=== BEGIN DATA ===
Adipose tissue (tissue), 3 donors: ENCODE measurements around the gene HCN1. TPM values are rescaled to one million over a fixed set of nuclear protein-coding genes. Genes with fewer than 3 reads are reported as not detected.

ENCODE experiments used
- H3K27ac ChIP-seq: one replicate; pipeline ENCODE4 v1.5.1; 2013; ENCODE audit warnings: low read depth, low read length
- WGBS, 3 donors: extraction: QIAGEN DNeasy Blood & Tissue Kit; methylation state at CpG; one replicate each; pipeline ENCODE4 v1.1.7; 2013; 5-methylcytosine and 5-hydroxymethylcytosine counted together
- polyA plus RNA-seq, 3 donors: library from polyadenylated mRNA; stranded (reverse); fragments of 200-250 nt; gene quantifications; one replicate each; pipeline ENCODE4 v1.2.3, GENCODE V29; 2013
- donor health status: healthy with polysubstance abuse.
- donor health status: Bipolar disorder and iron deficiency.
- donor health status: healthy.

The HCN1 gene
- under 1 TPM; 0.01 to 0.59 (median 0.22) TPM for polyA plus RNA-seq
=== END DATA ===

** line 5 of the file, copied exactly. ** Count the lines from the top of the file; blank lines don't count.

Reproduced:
- polyA plus RNA-seq, 3 donors: library from polyadenylated mRNA; stranded (reverse); fragments of 200-250 nt; gene quantifications; one replicate each; pipeline ENCODE4 v1.2.3, GENCODE V29; 2013